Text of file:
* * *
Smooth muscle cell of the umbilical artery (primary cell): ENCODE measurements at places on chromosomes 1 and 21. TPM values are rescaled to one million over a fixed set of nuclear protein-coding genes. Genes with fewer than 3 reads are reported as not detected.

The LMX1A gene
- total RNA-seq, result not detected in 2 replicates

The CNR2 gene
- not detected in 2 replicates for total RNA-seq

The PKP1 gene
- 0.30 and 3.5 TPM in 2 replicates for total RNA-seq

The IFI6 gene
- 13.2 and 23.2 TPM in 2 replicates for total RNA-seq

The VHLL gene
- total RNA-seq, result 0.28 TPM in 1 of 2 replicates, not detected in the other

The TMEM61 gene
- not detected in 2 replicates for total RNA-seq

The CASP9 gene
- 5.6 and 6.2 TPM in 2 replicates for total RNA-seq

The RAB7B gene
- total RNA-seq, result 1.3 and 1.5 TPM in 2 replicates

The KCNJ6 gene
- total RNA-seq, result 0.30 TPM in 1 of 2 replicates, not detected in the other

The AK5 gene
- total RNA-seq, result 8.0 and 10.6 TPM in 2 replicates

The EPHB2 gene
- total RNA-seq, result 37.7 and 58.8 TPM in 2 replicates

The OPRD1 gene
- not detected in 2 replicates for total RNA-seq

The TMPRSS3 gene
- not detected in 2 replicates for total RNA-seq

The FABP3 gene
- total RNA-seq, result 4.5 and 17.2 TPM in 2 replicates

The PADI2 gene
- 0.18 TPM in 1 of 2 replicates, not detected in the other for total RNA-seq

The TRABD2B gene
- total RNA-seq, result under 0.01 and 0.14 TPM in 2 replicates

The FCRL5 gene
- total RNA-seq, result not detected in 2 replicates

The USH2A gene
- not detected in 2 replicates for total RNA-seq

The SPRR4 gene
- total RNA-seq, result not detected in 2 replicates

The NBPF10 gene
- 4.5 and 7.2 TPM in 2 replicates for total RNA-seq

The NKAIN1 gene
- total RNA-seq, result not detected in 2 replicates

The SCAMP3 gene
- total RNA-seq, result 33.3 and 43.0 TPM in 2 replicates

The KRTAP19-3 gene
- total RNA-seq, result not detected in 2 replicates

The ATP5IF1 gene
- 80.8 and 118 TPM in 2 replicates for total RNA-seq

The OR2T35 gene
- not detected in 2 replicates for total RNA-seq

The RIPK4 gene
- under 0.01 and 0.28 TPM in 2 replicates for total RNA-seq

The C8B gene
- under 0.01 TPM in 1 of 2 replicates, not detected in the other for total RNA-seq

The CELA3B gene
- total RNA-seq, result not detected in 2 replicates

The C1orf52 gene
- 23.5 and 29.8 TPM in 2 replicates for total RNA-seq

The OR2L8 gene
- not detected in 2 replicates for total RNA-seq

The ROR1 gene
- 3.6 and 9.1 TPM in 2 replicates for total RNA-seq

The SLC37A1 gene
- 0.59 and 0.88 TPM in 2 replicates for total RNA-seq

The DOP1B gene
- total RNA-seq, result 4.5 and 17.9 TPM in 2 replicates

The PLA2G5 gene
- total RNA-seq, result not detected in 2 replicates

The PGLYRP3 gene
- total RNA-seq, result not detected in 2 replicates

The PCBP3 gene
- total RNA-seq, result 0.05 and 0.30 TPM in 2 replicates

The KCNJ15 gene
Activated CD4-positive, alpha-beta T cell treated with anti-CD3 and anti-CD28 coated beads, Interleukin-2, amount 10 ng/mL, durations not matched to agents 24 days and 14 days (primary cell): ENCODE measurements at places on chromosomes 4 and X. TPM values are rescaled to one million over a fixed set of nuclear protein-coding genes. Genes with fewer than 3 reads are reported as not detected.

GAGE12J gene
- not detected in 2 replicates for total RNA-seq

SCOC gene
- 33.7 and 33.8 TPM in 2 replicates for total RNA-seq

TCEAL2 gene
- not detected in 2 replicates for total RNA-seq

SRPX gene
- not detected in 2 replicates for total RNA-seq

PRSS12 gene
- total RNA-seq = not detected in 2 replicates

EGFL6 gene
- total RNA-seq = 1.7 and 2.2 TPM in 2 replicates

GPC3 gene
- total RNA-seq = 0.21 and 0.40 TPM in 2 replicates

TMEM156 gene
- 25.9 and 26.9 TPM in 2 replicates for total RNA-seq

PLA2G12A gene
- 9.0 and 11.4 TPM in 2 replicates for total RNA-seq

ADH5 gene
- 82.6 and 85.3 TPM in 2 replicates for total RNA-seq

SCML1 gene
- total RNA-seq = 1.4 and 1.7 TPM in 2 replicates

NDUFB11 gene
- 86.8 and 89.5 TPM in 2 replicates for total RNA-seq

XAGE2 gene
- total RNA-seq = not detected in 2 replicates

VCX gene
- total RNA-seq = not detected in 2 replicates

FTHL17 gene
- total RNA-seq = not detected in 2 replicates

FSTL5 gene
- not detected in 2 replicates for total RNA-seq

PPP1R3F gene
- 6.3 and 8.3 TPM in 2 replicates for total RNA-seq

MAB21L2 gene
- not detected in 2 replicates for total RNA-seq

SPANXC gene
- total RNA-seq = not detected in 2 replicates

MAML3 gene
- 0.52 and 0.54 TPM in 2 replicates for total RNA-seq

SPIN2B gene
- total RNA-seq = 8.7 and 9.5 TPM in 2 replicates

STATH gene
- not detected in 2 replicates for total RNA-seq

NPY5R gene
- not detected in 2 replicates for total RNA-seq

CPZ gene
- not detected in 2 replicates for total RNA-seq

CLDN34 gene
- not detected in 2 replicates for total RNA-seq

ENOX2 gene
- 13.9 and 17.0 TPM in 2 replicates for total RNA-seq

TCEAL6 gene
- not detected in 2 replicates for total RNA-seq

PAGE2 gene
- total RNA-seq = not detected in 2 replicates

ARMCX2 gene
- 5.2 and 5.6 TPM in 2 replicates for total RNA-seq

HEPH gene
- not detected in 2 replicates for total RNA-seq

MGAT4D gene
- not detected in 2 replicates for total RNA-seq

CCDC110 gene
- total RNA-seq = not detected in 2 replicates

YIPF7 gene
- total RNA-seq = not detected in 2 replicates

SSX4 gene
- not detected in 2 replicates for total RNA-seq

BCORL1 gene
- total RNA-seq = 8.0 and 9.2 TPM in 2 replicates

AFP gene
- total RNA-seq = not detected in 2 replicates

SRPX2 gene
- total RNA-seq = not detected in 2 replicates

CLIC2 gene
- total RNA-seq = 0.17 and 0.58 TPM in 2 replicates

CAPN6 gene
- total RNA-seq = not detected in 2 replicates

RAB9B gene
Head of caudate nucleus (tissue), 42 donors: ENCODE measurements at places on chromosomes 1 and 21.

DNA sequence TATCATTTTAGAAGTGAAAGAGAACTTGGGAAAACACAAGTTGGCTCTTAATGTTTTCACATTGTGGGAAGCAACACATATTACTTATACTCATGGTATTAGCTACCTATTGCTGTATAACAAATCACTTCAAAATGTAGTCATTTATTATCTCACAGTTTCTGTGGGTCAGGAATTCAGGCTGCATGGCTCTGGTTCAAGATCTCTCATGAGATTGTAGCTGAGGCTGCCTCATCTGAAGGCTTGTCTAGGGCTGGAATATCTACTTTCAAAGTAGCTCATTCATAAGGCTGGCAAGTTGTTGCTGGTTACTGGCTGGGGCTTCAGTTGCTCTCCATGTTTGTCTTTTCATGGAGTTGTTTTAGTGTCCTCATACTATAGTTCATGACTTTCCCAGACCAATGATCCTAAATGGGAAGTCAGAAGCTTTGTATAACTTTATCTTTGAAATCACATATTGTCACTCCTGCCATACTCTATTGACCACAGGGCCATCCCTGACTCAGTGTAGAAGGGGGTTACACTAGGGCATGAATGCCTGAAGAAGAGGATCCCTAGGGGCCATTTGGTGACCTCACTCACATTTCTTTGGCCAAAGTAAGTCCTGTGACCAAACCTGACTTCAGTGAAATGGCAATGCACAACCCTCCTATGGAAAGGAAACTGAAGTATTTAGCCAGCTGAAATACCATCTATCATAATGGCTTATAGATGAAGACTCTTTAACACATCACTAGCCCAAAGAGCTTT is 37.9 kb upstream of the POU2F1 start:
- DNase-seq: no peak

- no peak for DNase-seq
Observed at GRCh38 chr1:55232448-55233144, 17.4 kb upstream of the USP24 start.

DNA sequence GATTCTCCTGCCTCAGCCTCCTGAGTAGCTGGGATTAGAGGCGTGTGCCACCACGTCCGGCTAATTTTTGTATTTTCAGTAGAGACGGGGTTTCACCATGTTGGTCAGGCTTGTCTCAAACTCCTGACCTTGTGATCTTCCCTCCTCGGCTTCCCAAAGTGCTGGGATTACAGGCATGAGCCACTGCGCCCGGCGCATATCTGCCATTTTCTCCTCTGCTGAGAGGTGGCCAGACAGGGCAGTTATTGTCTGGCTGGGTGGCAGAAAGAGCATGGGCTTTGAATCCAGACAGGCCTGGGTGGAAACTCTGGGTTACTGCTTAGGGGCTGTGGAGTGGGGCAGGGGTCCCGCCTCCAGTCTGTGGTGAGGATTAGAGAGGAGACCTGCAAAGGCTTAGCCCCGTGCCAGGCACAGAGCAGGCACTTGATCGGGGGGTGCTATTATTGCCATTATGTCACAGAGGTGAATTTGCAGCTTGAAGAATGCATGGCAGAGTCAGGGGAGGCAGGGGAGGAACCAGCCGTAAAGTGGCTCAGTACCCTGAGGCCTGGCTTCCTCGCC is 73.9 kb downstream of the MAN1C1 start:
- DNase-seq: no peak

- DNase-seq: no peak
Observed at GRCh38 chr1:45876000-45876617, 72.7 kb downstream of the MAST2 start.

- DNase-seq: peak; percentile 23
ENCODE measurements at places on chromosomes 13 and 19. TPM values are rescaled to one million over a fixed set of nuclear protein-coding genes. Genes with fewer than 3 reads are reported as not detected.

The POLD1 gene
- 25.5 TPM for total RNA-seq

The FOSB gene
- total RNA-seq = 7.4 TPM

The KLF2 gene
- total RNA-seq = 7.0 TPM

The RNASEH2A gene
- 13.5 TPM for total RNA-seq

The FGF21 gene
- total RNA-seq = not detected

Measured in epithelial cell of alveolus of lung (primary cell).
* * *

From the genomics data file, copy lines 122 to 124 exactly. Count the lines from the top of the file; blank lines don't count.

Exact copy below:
CPZ gene
- not detected in 2 replicates for total RNA-seq

CLDN34 gene